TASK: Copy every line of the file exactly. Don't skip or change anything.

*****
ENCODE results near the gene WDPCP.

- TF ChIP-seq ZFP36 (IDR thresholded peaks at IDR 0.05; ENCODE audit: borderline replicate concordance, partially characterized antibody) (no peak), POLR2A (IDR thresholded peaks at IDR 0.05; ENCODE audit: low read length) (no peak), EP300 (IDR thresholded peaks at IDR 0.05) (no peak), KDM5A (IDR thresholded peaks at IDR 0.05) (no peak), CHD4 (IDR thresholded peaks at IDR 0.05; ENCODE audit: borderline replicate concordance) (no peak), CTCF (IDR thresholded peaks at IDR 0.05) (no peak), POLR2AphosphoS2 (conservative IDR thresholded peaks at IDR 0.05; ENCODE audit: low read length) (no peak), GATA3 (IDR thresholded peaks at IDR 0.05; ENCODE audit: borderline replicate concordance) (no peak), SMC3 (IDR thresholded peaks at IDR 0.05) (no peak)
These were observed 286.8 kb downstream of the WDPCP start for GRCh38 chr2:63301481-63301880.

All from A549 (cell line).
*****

ENCODE results near the gene WDPCP.

- TF ChIP-seq ZFP36 (IDR thresholded peaks at IDR 0.05; ENCODE audit: borderline replicate concordance, partially characterized antibody) (no peak), POLR2A (IDR thresholded peaks at IDR 0.05; ENCODE audit: low read length) (no peak), EP300 (IDR thresholded peaks at IDR 0.05) (no peak), KDM5A (IDR thresholded peaks at IDR 0.05) (no peak), CHD4 (IDR thresholded peaks at IDR 0.05; ENCODE audit: borderline replicate concordance) (no peak), CTCF (IDR thresholded peaks at IDR 0.05) (no peak), POLR2AphosphoS2 (conservative IDR thresholded peaks at IDR 0.05; ENCODE audit: low read length) (no peak), GATA3 (IDR thresholded peaks at IDR 0.05; ENCODE audit: borderline replicate concordance) (no peak), SMC3 (IDR thresholded peaks at IDR 0.05) (no peak)
These were observed 286.8 kb downstream of the WDPCP start for GRCh38 chr2:63301481-63301880.

All from A549 (cell line).